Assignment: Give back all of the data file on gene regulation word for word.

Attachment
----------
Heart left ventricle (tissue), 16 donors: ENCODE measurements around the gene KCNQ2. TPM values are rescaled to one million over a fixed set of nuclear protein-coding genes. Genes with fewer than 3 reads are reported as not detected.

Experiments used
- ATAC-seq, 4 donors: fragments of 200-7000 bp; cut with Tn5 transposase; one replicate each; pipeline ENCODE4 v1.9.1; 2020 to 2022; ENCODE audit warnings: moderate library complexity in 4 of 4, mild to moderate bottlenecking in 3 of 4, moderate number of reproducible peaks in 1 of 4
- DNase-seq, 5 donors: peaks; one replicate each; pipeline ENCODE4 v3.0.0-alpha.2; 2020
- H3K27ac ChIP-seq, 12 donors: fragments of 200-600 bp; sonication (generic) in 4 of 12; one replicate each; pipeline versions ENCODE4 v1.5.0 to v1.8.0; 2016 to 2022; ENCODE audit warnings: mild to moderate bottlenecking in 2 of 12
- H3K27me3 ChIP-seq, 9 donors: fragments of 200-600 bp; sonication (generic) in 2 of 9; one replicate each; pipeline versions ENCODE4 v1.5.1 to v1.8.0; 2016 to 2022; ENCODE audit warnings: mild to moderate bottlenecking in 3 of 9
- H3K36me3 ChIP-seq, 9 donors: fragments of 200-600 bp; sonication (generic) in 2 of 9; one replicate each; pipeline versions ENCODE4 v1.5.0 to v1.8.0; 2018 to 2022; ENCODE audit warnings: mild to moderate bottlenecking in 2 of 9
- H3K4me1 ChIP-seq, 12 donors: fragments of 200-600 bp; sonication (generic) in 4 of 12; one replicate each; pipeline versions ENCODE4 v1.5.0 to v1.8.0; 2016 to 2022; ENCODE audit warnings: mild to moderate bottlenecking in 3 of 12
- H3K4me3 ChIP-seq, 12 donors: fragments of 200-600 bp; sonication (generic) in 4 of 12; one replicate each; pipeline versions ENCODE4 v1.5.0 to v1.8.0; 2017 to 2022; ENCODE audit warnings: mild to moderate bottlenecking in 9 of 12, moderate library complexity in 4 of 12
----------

Heart left ventricle (tissue), 16 donors: ENCODE measurements around the gene KCNQ2. TPM values are rescaled to one million over a fixed set of nuclear protein-coding genes. Genes with fewer than 3 reads are reported as not detected.

Experiments used
- ATAC-seq, 4 donors: fragments of 200-7000 bp; cut with Tn5 transposase; one replicate each; pipeline ENCODE4 v1.9.1; 2020 to 2022; ENCODE audit warnings: moderate library complexity in 4 of 4, mild to moderate bottlenecking in 3 of 4, moderate number of reproducible peaks in 1 of 4
- DNase-seq, 5 donors: peaks; one replicate each; pipeline ENCODE4 v3.0.0-alpha.2; 2020
- H3K27ac ChIP-seq, 12 donors: fragments of 200-600 bp; sonication (generic) in 4 of 12; one replicate each; pipeline versions ENCODE4 v1.5.0 to v1.8.0; 2016 to 2022; ENCODE audit warnings: mild to moderate bottlenecking in 2 of 12
- H3K27me3 ChIP-seq, 9 donors: fragments of 200-600 bp; sonication (generic) in 2 of 9; one replicate each; pipeline versions ENCODE4 v1.5.1 to v1.8.0; 2016 to 2022; ENCODE audit warnings: mild to moderate bottlenecking in 3 of 9
- H3K36me3 ChIP-seq, 9 donors: fragments of 200-600 bp; sonication (generic) in 2 of 9; one replicate each; pipeline versions ENCODE4 v1.5.0 to v1.8.0; 2018 to 2022; ENCODE audit warnings: mild to moderate bottlenecking in 2 of 9
- H3K4me1 ChIP-seq, 12 donors: fragments of 200-600 bp; sonication (generic) in 4 of 12; one replicate each; pipeline versions ENCODE4 v1.5.0 to v1.8.0; 2016 to 2022; ENCODE audit warnings: mild to moderate bottlenecking in 3 of 12
- H3K4me3 ChIP-seq, 12 donors: fragments of 200-600 bp; sonication (generic) in 4 of 12; one replicate each; pipeline versions ENCODE4 v1.5.0 to v1.8.0; 2017 to 2022; ENCODE audit warnings: mild to moderate bottlenecking in 9 of 12, moderate library complexity in 4 of 12